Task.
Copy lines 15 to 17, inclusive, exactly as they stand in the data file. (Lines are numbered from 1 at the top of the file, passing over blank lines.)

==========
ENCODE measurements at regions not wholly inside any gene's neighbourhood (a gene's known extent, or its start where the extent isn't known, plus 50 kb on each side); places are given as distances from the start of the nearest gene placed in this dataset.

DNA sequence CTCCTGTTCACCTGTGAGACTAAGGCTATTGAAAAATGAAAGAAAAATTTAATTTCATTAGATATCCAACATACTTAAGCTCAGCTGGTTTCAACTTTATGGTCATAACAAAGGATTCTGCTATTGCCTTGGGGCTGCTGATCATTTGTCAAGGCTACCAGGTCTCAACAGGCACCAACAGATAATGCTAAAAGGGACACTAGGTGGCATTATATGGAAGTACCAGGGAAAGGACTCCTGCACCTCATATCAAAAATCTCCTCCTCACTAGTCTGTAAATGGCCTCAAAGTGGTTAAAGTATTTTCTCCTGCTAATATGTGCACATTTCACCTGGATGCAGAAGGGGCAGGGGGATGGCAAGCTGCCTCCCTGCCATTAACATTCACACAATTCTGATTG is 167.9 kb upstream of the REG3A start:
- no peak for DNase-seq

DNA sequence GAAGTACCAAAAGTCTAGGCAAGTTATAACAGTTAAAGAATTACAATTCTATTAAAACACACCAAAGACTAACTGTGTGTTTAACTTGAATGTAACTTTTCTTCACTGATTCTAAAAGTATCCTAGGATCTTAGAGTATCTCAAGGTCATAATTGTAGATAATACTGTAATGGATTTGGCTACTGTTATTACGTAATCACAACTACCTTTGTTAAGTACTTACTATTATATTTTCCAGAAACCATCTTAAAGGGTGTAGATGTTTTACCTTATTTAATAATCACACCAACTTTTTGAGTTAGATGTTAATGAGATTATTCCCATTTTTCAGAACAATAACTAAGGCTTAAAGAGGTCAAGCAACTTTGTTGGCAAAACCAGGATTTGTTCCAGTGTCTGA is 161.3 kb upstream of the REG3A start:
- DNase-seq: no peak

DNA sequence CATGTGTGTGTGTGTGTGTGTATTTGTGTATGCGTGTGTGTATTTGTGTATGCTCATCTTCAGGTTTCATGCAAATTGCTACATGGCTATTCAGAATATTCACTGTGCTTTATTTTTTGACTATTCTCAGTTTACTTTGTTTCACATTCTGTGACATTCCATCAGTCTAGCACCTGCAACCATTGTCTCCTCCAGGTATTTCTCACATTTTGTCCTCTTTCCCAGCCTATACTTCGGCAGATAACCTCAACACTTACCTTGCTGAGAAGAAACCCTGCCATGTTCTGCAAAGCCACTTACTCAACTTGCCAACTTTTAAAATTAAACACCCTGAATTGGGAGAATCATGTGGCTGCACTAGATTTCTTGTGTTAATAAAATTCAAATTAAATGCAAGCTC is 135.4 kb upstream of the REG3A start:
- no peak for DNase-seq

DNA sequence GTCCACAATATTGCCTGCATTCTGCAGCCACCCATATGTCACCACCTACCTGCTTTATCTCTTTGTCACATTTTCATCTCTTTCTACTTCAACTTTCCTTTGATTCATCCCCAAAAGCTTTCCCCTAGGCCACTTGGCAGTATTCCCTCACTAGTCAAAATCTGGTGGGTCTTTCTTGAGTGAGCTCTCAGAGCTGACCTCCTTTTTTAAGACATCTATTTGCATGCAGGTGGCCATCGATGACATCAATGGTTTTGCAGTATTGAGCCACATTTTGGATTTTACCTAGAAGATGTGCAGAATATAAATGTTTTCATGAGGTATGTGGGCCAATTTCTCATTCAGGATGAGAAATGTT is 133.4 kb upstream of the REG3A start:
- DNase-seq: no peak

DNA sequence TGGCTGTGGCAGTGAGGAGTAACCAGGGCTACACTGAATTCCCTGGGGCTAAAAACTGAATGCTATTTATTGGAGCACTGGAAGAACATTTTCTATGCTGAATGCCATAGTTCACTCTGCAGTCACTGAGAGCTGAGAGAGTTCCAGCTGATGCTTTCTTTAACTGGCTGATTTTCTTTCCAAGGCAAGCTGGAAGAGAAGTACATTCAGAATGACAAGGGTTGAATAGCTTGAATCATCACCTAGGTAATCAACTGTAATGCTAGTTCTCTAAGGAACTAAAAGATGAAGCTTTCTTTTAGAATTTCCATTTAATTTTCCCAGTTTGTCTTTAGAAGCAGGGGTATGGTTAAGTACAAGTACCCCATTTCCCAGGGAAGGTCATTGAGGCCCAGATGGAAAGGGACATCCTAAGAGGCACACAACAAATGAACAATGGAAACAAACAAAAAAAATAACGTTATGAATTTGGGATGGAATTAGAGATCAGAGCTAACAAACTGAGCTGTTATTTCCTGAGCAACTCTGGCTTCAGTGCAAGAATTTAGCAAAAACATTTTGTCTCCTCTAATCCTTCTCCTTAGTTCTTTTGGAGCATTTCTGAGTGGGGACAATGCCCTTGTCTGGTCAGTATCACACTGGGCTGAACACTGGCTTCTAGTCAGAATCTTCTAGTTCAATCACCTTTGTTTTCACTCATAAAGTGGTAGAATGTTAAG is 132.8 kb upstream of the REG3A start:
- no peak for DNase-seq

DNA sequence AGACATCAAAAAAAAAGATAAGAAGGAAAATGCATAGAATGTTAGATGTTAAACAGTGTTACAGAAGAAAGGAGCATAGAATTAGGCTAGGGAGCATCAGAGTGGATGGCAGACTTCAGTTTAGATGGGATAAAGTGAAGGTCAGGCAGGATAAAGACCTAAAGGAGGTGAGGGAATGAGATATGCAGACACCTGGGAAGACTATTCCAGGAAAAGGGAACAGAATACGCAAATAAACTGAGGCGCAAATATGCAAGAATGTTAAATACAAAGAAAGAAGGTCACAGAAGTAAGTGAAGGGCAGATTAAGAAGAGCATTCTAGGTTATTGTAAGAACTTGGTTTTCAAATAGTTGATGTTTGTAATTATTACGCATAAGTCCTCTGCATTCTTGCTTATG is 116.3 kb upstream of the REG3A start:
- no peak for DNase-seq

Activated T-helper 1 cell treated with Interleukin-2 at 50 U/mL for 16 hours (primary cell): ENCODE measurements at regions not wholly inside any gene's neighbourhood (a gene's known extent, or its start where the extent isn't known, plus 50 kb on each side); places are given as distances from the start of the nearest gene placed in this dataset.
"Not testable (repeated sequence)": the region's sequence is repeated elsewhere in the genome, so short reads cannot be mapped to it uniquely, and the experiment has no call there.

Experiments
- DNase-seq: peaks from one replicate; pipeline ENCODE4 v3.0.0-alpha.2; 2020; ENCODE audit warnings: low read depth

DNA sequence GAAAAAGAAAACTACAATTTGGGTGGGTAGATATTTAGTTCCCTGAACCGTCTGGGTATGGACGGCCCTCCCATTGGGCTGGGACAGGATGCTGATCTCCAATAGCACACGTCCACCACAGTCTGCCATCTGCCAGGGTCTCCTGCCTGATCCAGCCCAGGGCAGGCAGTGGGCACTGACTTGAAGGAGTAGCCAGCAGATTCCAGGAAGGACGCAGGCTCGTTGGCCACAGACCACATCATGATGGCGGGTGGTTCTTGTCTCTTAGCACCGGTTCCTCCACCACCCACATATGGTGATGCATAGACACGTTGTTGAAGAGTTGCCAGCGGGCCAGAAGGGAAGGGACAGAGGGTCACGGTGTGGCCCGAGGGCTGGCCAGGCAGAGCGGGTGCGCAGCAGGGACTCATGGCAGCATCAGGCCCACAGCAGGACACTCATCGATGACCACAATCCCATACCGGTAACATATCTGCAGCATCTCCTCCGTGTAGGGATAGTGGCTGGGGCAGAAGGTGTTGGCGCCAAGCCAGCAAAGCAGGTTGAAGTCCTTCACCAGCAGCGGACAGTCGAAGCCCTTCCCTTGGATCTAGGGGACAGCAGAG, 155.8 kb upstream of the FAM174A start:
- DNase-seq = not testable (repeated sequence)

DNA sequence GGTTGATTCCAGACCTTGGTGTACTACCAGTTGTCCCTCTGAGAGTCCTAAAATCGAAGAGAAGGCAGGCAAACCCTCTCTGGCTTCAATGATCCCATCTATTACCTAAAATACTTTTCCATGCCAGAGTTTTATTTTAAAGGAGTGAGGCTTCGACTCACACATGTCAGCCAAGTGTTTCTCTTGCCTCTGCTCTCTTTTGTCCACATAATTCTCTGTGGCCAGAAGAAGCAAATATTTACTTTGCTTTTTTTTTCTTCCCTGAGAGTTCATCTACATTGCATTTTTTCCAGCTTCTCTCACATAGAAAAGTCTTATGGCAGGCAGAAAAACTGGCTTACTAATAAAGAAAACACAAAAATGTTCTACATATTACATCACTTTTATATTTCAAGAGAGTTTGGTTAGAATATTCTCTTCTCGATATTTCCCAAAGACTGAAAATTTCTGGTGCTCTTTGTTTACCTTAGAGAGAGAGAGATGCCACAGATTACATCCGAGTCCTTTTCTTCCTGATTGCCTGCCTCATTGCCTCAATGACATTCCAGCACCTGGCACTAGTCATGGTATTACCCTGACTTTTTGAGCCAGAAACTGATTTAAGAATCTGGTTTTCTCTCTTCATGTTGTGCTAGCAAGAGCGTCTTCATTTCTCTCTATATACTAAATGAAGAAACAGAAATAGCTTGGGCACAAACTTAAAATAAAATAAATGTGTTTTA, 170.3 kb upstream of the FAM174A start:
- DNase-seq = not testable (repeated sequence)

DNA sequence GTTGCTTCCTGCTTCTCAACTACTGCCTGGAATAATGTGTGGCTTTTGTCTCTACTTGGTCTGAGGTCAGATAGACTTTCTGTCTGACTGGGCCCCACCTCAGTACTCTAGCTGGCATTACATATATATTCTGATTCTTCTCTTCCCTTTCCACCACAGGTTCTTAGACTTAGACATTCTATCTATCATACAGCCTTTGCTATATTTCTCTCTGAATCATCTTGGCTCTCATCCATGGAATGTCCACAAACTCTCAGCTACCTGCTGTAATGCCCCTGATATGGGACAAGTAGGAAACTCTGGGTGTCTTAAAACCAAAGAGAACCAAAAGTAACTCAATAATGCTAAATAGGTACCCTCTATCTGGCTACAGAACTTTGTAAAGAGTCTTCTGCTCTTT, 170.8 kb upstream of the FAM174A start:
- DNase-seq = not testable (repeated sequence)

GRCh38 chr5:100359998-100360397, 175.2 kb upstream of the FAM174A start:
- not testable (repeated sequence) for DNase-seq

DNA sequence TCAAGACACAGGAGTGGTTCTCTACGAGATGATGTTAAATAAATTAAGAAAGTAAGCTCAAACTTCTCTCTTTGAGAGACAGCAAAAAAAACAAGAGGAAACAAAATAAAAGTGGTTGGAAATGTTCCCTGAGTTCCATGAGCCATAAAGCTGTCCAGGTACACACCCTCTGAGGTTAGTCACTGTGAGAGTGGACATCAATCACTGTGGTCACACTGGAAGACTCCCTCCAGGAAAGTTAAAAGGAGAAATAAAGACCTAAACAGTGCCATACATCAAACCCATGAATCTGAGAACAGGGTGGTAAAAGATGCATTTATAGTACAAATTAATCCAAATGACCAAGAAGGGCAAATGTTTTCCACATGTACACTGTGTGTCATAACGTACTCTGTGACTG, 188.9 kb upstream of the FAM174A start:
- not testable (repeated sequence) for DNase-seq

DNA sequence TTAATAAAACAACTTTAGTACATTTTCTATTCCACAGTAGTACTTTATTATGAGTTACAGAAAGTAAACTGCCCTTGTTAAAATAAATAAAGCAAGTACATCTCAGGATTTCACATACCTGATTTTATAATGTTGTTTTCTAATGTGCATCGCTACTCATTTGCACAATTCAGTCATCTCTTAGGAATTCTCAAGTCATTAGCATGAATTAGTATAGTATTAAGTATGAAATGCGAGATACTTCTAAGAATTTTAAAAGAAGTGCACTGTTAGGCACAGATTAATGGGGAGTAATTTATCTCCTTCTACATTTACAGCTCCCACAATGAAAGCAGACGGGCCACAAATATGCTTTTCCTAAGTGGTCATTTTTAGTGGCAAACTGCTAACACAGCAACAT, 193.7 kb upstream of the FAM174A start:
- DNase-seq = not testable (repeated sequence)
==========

"Not testable (repeated sequence)": the region's sequence is repeated elsewhere in the genome, so short reads cannot be mapped to it uniquely, and the experiment has no call there.

Experiments
- DNase-seq: peaks from one replicate; pipeline ENCODE4 v3.0.0-alpha.2; 2020; ENCODE audit warnings: low read depth